Add a Content Area

In this guide, I outline the steps for adding an additional content area and displaying it within the Storefront. My examples will use the Layout content instance. For context, search for this system page in the Admin and then choose to edit its content.

Searching for layout system content in the Admin

Notice this content already has multiple areas (Header Promo and Footer Navigation in the image below).

Layout content admin with 2 areas

My example adds a 3rd area, utility_nav, as shown below.

Layout content admin with 3 areas

And then outputs the blocks for this additional area in the Storefront.

Utility nav content area in the Storefront

Configure Areas

The Admin uses the value of Workarea.config.content_areas to determine which areas to display when editing content. The example below shows the data structure of this value—a hash whose keys are strings and whose values are arrays of strings.

Workarea.config.content_areas
# => {
# "category" => ["above_results", "below_results"],
# "checkout" => ["confirmation", "confirmation_signup"],
# "customization" => ["above_results"],
# "generic" => ["default"],
# "layout" => ["header_promo", "footer_navigation"],
# "search" => ["results", "no_results"]
# }

You need to manipulate the keys and values in this hash to configure areas. When rendering the content editing UI, an instance of Workarea::Admin::ContentViewModel queries this hash looking for:

  1. A key matching the content's slug[1]
  2. A key matching the content's contentable's template
  3. The key 'generic'

Workarea::Admin::ContentViewModel#areas returns the value (the array of strings) for the first matching key.

The following example should make this more clear.

content = Workarea::Content.for('Layout')
content_view_model = Workarea::Admin::ContentViewModel.wrap(content)

content_view_model.model.slug
# => "layout"

content_view_model.contentable.try(:model).try(:template)
# => nil

content_view_model.areas
# => ["header_promo", "footer_navigation", "utility_nav"]

Therefore, for my Layout content example, I see the hash key I need to use is 'layout', and this key already exists in Workarea.config.content_areas, so I need to shovel my additional area onto this existing key.

# config/initializers/content.rb

Workarea.config.content_areas['layout'] << 'utility_nav'

If the key you need does not exist, add the new key and use its value to declare the areas you'd like to include for that content.

Create Blocks for the Area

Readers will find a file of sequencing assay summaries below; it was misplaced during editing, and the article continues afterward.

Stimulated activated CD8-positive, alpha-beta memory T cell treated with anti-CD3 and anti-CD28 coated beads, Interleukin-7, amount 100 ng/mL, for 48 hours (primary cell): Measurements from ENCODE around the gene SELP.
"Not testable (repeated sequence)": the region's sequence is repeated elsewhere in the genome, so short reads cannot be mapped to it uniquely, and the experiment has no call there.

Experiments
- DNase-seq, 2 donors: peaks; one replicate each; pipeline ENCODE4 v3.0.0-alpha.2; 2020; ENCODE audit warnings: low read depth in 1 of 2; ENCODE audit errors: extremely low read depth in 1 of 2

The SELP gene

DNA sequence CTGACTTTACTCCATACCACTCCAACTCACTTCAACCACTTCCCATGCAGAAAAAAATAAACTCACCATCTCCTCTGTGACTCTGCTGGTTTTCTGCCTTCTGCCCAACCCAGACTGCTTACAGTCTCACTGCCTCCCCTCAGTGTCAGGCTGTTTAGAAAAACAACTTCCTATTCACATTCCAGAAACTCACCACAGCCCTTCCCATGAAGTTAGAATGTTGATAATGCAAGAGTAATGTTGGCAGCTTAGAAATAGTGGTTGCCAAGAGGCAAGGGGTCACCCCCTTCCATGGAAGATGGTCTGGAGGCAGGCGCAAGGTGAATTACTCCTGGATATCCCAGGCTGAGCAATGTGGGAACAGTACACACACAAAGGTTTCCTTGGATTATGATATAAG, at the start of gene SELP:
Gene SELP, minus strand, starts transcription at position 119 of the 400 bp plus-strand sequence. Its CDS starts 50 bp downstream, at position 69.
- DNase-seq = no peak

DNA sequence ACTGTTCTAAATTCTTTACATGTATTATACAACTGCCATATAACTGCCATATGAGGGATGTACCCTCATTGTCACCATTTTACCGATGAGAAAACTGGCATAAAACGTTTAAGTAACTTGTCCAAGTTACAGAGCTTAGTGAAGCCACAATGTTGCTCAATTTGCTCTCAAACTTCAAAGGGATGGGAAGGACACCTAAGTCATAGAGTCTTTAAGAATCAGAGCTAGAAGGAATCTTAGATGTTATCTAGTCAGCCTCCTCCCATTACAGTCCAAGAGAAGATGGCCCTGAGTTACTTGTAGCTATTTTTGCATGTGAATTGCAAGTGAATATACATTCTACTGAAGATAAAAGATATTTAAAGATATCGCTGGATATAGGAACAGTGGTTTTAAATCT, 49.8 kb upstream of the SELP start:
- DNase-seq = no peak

Create seeds for one or more content blocks, setting their area to the new area you configured. In my example, I create a simple html block, setting its area to 'utility_nav'.

# app/seeds/workarea/system_content_seeds.decorator

module Workarea
  decorate SystemContentSeeds do
    def add_layout_content
      super
      html = '<span style="background: yellow;">Utility Nav Content</span>'
      content = Content.for('Layout')
      content.blocks.create!(
        area: 'utility_nav',
        type: 'html',
        data: { html: html }
      )
    end
  end
end

Test Admin

After running seeds, you can see a block saved on the content for the new area.

Utility nav content area in the Admin

Render Blocks in Storefront

In the Storefront, use Workarea::Storefront::DisplayContent#content_blocks_for to find the blocks for the given content and area.

The view model used for the layout content already includes Workarea::Storefront::DisplayContent, so all that's required is a partial to render the blocks.

I add the partial.[2]

/ app/views/layouts/workarea/storefront/_utility_nav_content.html.haml

- if layout_content.content_blocks_for('utility_nav').present?
  .grid__cell
    = render_content_blocks(layout_content.content_blocks_for('utility_nav'))

And append it to the layout.

# config/initializers/appends.rb

Workarea.append_partials(
  'storefront.utility_nav',
  'layouts/workarea/storefront/utility_nav_content'
)

Test Storefront

You can now test the feature end-to-end in your browser to confirm it is working as expected.

Utility nav content area in the Storefront

To catch regressions, write a system test confirming the correct blocks are rendered in the Storefront. I use the following test.

# test/system/workarea/storefront/content_system_test.decorator

module Workarea
  module Storefront
    decorate ContentSystemTest do
      def test_utility_nav_content
        html = '<span style="background: yellow;">Utility Nav Content</span>'
        create_content(
          name: 'layout',
          blocks: [
            {
              area: 'utility_nav',
              type: 'html',
              data: { html: html }
            }
          ]
        )

        visit storefront.root_path
        assert(page.has_content?('Utility Nav Content'))
      end
    end
  end
end

Notes

[1] Using Workarea::Content#slug, not Workarea::Navigable#slug. Navigable slugs are guaranteed to be unique, but content slugs are not. Be aware when adding an area, you may be affecting many content instances.

[2] If my application were already overriding the layout, I would skip the partial and render the blocks directly in the layout file.